HIFA forum has offered a platform for open discussions relevant to positive health outcomes in communities with underserved health facilities, found mostly in LMICs. The studies below by a member have given me further insights to the discussions on TBAs.
CITATION: Chanda, Dorothy & Siziya, Seter & Baboo, Kumar. (2016). Improving infection prevention practice in traditional birth attendants in Chongwe District, Zambia. African Journal of Midwifery and Women's Health. 10. 62-65. 10.12968/ajmw.2016.10.2.62.
(1) The work on 'Community Social Support Role of Trained Traditional Birth Attendants in Chongwe District, Zambia' was apt in the context of low resources settings and poor health systems. The methodology applied was able to derive considerable imperatives required to describe the voluntary responsibilities of TBAs in that region (of which is still in practice across Sub-Saharan Africa). Research Findings speak to the need for co-creation models when designing health budgeting in order to factor in compensation plans to support TBAs.
(2) 'Improving infection prevention practice in traditional birth attendants in Chongwe District, Zambia' is very extensive and insightful. The research particularly tailored to address the need for continous development programmes for TBAs to unlearn and learn, and adopt current and good hygiene practices. It also revealed that age is no limitation to learning good practices.. The work painstakingly applied a process of culturing hand swaps in order to establish links with health outcomes (morbidity and mortality) for improvement in practice. Most interesting, is that the research outputs were incorporated into a Training manual for TBAs.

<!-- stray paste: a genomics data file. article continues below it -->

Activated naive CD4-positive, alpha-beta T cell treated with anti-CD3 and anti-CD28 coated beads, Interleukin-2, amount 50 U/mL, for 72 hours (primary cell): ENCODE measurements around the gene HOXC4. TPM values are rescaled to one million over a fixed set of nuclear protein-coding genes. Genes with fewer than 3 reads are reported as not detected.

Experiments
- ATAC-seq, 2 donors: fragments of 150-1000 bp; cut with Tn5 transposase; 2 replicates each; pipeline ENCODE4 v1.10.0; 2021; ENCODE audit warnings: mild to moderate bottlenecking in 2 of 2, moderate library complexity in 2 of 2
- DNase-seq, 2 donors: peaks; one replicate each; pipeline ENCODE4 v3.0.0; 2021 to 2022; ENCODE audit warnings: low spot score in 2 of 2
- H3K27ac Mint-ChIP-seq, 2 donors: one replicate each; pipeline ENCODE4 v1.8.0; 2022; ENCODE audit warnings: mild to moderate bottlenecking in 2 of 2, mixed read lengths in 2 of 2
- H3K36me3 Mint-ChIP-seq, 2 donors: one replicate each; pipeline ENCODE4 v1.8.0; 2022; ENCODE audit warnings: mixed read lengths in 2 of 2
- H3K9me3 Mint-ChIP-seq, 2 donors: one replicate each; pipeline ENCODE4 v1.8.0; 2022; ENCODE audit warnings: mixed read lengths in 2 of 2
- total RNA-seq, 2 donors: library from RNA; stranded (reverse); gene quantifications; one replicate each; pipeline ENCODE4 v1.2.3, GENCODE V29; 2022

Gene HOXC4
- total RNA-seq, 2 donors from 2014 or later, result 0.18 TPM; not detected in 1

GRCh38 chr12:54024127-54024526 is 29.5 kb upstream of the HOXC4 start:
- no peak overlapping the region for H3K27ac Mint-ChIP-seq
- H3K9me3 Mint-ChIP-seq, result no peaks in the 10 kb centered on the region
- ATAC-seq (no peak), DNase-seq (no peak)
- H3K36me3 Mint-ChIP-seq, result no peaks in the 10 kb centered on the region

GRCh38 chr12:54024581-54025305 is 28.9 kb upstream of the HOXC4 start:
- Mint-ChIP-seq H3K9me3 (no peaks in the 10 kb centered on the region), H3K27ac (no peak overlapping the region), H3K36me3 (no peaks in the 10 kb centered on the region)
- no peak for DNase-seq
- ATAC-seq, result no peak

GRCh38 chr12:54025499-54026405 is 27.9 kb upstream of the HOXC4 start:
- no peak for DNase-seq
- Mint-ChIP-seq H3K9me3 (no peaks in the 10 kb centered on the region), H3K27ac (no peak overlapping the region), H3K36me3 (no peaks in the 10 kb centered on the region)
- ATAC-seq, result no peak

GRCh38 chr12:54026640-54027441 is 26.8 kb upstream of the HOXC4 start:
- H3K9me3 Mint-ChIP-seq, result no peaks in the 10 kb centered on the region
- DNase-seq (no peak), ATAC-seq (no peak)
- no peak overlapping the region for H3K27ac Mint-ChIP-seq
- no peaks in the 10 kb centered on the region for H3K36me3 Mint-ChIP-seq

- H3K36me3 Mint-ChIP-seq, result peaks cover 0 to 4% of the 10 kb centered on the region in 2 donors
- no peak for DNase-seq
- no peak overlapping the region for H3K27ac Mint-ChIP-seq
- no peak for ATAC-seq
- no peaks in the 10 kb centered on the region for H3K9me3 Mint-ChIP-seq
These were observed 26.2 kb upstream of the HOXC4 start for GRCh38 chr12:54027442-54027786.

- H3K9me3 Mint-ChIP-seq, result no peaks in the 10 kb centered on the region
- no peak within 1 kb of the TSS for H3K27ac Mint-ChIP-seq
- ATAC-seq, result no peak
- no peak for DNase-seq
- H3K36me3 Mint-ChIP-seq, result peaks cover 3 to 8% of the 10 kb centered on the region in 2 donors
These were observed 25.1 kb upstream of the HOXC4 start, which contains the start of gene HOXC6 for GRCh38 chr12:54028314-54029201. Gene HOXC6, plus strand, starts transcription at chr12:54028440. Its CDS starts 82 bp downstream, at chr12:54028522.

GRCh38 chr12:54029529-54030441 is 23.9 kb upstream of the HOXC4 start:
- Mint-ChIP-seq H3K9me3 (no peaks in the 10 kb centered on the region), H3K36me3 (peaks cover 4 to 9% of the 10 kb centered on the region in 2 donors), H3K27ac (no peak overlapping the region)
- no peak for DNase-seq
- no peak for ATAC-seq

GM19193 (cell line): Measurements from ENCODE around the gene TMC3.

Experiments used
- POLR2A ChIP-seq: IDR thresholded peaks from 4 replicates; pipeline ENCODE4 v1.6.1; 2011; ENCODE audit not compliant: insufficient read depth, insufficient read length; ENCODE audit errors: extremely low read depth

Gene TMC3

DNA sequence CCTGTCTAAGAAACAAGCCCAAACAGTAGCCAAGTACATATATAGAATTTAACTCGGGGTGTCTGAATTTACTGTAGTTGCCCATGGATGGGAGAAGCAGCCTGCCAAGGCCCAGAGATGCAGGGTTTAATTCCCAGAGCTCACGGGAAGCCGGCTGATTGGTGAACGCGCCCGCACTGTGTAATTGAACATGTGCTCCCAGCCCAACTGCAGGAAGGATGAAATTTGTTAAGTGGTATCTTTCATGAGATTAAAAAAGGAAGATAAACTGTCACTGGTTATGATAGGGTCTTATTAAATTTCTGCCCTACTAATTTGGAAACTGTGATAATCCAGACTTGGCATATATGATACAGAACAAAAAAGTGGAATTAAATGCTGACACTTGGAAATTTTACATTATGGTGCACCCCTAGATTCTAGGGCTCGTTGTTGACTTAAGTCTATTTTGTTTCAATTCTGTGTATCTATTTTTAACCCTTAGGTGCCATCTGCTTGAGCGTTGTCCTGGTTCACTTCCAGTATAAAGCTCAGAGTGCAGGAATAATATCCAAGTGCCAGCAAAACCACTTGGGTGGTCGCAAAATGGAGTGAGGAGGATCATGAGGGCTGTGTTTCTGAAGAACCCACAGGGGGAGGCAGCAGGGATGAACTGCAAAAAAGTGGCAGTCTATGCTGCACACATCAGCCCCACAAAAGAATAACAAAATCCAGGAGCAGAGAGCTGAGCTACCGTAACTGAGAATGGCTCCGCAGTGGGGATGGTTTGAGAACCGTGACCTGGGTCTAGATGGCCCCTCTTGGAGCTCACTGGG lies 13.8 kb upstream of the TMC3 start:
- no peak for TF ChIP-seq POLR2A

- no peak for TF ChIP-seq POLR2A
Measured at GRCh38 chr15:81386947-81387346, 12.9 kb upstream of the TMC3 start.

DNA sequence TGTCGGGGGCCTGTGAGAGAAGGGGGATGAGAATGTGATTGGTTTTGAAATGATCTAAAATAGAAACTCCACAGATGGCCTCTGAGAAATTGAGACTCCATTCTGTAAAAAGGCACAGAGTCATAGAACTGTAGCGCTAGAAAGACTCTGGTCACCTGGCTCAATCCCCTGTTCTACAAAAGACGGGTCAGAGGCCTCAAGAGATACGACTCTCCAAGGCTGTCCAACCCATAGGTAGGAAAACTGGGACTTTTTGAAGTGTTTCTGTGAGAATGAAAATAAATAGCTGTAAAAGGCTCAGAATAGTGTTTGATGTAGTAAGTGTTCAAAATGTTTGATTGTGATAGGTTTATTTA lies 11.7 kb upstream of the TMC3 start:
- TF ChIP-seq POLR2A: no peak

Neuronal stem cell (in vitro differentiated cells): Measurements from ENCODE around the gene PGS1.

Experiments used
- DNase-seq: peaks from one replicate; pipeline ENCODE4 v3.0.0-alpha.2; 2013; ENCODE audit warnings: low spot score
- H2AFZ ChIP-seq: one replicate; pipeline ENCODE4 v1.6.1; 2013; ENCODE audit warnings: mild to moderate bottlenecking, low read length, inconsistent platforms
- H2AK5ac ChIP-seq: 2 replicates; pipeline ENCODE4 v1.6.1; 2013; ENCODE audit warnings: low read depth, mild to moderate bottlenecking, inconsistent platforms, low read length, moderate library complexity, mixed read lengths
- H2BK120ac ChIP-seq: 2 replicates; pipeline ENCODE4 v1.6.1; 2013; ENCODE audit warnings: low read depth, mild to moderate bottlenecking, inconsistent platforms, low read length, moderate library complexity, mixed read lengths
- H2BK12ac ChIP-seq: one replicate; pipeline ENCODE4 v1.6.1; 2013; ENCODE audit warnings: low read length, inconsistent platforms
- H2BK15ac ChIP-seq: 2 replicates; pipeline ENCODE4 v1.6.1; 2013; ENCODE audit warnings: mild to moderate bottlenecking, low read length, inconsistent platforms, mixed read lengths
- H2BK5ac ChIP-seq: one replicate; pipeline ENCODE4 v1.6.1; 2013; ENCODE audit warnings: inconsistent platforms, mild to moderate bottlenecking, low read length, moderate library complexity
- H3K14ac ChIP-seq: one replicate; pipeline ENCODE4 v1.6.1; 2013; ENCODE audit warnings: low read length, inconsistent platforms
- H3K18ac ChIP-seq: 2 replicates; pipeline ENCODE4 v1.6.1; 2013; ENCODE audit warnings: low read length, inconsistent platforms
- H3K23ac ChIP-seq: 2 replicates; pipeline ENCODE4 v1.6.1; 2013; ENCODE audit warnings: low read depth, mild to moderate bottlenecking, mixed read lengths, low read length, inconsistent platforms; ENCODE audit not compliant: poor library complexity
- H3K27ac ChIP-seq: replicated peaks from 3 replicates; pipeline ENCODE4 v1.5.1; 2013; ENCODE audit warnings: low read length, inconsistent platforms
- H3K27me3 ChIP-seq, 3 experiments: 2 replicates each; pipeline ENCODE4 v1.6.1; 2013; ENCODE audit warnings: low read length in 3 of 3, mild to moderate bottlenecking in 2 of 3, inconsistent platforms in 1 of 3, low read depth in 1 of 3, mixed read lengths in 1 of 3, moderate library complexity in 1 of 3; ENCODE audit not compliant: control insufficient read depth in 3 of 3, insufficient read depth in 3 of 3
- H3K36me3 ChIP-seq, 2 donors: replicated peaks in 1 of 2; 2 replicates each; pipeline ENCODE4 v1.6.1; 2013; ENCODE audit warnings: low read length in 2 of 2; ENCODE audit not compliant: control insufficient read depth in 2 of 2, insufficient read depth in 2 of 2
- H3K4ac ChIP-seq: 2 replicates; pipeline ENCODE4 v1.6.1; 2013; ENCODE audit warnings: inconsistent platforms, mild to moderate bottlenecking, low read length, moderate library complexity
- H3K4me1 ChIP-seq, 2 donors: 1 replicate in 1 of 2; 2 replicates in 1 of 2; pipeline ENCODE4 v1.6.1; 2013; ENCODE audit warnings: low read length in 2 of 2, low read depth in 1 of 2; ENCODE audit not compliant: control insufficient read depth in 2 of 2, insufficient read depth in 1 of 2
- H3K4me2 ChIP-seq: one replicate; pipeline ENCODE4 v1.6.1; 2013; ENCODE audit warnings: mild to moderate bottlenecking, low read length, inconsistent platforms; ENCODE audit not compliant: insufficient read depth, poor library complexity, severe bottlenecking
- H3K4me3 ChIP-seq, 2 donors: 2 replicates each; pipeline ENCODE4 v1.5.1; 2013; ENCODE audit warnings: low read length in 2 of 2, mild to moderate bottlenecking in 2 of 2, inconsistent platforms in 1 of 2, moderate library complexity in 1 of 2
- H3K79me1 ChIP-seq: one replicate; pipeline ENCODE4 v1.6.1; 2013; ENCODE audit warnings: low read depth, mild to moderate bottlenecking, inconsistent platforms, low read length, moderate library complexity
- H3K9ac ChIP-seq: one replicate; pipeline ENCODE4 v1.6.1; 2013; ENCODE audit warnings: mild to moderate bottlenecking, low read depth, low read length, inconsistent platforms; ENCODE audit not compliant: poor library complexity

After going through these studies on TBAs, I have drawn some lessons for hyper localization and reproducibility in my future engagements.
HIFA profile: Kingsley George is a Community Engagement Officer at the Centre for Civic Education, Nigeria. Professional interest: Social and Behaviorial Change. kingsleygeorgea AT gmail.com